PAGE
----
Not only does this allow you a managed process that allows you to test the patches first and then deploy them, but it also saves bandwidth because everybody’s talking to an internal server rather than everyone going out to the internet. One of the biggest challenges we have for operating system security these days is malware. This malicious software is getting very good at getting into our systems and it’s causing a lot of problems for our users. Some malware doesn’t make itself obvious on your computer, you have no idea it’s even installed, but it’s behind the scenes watching every single keystroke you’re making and reporting those keys back to a central server.

This means when you log into your file server or log into your bank or log into your insurance company, this malware is watching every single thing you’re typing in including the username and the password. Some malware is very social. It participates in a very large botnet. This is a robot network that is able to send emails, provide denial of service attacks on other locations, or gather information from all of the different devices on the network. And they’re all under the control of whoever is in charge of the botnet.

You obviously don’t want your systems participating in this worldwide botnet, so you have to be very careful that that type of malware is not installed onto these systems. Some malware is all about the money. It wants you to look at advertising. Whenever you visit any web page, advertisements appear inside the web page or extra pop up boxes appear with advertising on them. And the bad guys are hoping that they can install as much malware on as many systems as possible because they’re making money every time they show you an ad.

Some of this malware viruses and worms can encrypt your data and you have to pay the malware author to get a key that can then decrypt all of your personal data. You may want to make sure that your backups are working properly and that you have the latest antivirus and anti-malware signatures on your computer. The reason malware has become such a problem is that it’s getting very good at how it embeds itself on our systems. Assuming that your users are not clicking on a link in an email or visiting a site they should not visit, one of the ways that malware starts is by taking advantage of a vulnerability with an application or with the operating system.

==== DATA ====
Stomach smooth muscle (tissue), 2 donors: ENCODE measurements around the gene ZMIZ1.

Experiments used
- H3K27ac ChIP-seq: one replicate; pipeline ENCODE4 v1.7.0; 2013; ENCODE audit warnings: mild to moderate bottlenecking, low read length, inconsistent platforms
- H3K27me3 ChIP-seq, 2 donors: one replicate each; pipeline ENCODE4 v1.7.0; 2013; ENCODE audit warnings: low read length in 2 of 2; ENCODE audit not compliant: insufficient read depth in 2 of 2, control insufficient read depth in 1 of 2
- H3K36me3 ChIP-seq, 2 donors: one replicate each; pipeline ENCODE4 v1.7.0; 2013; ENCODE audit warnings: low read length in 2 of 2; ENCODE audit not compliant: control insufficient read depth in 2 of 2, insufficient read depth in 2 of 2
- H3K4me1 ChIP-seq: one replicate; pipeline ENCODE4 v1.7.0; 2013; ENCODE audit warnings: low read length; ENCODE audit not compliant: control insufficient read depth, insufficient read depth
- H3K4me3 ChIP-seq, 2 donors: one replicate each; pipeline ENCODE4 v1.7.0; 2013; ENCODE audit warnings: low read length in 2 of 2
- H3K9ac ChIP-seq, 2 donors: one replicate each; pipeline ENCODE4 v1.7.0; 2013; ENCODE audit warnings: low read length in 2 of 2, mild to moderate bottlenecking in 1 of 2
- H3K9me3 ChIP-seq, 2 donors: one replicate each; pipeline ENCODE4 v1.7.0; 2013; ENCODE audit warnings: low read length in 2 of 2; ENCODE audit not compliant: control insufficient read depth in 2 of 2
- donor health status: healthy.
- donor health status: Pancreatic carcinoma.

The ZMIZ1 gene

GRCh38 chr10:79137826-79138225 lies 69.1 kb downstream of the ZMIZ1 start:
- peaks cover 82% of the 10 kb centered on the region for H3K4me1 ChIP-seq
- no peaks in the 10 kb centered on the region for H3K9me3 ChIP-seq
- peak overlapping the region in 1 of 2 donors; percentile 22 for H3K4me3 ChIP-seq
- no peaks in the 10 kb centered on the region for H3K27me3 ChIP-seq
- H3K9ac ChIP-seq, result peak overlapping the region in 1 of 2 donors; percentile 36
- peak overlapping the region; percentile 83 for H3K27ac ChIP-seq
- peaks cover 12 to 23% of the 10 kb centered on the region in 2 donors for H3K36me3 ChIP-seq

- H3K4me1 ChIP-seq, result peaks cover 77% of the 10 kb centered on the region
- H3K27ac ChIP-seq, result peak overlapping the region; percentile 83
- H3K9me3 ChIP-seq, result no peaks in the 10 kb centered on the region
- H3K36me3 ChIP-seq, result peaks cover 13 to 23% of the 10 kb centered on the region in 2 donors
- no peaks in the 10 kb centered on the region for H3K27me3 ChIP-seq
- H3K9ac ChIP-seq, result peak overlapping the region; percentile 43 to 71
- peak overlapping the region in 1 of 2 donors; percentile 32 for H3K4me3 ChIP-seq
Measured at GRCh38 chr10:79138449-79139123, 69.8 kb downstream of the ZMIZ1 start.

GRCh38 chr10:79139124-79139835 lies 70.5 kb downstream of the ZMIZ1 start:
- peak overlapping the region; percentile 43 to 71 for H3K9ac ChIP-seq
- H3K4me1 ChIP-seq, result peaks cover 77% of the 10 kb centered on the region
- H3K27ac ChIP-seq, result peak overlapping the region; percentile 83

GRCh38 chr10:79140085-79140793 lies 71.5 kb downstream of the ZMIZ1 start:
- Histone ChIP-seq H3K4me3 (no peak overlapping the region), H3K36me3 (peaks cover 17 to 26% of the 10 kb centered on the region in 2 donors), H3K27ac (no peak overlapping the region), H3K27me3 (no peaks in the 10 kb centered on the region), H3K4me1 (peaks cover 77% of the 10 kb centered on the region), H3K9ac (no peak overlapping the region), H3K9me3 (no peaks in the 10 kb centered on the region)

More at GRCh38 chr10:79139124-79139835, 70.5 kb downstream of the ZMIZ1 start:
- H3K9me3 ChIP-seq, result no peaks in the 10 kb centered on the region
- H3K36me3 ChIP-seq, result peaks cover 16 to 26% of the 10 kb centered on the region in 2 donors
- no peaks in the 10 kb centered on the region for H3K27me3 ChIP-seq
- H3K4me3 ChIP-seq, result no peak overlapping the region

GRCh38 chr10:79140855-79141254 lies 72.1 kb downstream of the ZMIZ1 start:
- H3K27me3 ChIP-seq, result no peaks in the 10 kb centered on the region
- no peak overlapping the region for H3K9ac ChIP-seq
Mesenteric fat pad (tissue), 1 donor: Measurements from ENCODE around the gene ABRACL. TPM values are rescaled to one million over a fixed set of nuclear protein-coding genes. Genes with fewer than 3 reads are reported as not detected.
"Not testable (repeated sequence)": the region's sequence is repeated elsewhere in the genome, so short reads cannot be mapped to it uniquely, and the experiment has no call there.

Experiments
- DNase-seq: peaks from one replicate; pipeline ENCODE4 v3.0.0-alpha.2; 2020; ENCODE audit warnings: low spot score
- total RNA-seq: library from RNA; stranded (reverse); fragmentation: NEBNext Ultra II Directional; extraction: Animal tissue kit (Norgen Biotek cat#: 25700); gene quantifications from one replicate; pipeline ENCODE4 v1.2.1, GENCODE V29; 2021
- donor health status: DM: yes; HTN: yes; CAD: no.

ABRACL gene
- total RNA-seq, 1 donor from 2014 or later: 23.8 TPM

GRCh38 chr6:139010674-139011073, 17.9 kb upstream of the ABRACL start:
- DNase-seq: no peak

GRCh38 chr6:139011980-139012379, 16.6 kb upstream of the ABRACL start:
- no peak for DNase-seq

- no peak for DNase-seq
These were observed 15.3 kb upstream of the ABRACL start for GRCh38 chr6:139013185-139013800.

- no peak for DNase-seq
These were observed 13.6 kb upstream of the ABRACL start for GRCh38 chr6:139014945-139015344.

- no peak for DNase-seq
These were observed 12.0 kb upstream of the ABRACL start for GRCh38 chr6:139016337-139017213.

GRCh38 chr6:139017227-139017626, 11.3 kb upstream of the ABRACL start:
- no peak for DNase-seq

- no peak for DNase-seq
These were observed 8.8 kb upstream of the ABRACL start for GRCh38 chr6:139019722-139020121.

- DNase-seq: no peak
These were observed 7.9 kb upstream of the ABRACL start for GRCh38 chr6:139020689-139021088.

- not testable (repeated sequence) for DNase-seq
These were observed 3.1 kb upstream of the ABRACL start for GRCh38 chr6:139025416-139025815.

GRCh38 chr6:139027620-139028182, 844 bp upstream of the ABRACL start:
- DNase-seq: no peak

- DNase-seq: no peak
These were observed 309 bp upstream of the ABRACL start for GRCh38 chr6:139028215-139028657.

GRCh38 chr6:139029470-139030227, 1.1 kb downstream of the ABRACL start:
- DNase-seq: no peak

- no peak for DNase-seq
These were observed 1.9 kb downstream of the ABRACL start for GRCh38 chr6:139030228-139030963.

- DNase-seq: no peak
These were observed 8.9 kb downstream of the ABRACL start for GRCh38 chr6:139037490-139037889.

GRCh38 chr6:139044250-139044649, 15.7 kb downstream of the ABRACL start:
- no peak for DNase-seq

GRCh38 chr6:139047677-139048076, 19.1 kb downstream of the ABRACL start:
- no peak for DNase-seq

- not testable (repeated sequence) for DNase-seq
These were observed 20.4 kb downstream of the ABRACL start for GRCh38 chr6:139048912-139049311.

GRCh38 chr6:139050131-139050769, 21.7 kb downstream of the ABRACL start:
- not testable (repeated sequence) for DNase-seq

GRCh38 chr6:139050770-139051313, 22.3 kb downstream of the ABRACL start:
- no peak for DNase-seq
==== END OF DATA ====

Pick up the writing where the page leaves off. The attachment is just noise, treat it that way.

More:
It will embed their code inside of the operating system at that point, and then they’re able to perform anything they’d like. They could even sit there without installing anything and later on provide access to that system through a back door that they then can use to install additional software onto your computer. To start this process though, the computer has to run an executable. It might be a link from an email that you’re clicking. We do not want to click any links inside of an email because of that.

Maybe visit a website and get a pop up message that says software needs to be updated when, in reality, no software really did need to be updated. That’s just another way the malware uses to get onto your system. Maybe it’s a drive-by download. You visit a website and just by visiting a page, it begins to download a file to your computer.

Or it might be a worm that hops from computer to computer taking advantage of a known vulnerability and embedding itself on as many systems as possible. The key is to keep your operating system updated. Make sure that you’re installing all of the latest patches and you’re staying up to date with all of the application updates as well.

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Category: CompTIA Network+ N10-006